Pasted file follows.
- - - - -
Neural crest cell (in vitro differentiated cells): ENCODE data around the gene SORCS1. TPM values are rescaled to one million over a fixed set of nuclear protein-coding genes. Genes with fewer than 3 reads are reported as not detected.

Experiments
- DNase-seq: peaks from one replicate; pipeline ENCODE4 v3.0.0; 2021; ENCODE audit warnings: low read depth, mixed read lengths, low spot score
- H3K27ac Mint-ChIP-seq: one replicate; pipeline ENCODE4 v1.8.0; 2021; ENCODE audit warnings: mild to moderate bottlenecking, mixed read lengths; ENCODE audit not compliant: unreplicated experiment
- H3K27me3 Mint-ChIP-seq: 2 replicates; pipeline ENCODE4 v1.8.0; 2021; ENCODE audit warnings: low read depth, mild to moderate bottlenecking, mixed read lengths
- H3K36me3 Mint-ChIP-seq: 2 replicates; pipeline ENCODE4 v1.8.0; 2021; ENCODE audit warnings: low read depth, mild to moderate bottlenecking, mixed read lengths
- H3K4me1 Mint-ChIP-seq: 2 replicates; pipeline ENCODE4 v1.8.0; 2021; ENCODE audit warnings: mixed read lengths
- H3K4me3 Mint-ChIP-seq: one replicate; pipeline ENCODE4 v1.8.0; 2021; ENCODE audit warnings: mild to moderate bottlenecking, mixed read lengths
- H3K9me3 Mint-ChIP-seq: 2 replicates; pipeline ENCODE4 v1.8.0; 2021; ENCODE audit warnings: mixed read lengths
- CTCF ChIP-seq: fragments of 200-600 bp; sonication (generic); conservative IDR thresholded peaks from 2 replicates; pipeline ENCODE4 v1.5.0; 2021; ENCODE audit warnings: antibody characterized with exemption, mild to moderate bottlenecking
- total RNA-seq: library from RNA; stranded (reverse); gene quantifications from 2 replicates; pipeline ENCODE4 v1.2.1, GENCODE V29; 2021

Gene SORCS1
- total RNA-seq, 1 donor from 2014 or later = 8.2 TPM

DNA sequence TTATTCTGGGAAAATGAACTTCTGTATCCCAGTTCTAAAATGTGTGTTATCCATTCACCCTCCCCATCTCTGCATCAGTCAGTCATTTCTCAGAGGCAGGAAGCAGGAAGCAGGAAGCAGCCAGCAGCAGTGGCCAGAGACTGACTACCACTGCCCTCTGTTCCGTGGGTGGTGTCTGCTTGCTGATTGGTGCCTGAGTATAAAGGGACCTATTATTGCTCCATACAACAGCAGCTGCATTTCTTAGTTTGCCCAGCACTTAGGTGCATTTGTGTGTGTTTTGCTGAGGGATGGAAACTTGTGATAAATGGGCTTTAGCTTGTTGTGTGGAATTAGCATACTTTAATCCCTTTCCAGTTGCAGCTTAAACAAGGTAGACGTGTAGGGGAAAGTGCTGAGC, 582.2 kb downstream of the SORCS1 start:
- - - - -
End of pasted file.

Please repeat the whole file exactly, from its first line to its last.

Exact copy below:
Neural crest cell (in vitro differentiated cells): ENCODE data around the gene SORCS1. TPM values are rescaled to one million over a fixed set of nuclear protein-coding genes. Genes with fewer than 3 reads are reported as not detected.

Experiments
- DNase-seq: peaks from one replicate; pipeline ENCODE4 v3.0.0; 2021; ENCODE audit warnings: low read depth, mixed read lengths, low spot score
- H3K27ac Mint-ChIP-seq: one replicate; pipeline ENCODE4 v1.8.0; 2021; ENCODE audit warnings: mild to moderate bottlenecking, mixed read lengths; ENCODE audit not compliant: unreplicated experiment
- H3K27me3 Mint-ChIP-seq: 2 replicates; pipeline ENCODE4 v1.8.0; 2021; ENCODE audit warnings: low read depth, mild to moderate bottlenecking, mixed read lengths
- H3K36me3 Mint-ChIP-seq: 2 replicates; pipeline ENCODE4 v1.8.0; 2021; ENCODE audit warnings: low read depth, mild to moderate bottlenecking, mixed read lengths
- H3K4me1 Mint-ChIP-seq: 2 replicates; pipeline ENCODE4 v1.8.0; 2021; ENCODE audit warnings: mixed read lengths
- H3K4me3 Mint-ChIP-seq: one replicate; pipeline ENCODE4 v1.8.0; 2021; ENCODE audit warnings: mild to moderate bottlenecking, mixed read lengths
- H3K9me3 Mint-ChIP-seq: 2 replicates; pipeline ENCODE4 v1.8.0; 2021; ENCODE audit warnings: mixed read lengths
- CTCF ChIP-seq: fragments of 200-600 bp; sonication (generic); conservative IDR thresholded peaks from 2 replicates; pipeline ENCODE4 v1.5.0; 2021; ENCODE audit warnings: antibody characterized with exemption, mild to moderate bottlenecking
- total RNA-seq: library from RNA; stranded (reverse); gene quantifications from 2 replicates; pipeline ENCODE4 v1.2.1, GENCODE V29; 2021

Gene SORCS1
- total RNA-seq, 1 donor from 2014 or later = 8.2 TPM

DNA sequence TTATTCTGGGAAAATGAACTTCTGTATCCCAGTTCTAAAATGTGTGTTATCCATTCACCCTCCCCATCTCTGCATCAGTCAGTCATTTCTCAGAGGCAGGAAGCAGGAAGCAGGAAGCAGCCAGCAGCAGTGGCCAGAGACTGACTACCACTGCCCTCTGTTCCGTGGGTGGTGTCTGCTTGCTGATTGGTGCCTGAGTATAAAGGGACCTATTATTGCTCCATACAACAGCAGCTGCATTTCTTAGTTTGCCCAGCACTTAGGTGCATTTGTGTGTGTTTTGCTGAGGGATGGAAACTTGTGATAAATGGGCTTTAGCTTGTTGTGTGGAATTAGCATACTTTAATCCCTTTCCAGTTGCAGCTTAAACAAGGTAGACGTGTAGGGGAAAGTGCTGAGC, 582.2 kb downstream of the SORCS1 start: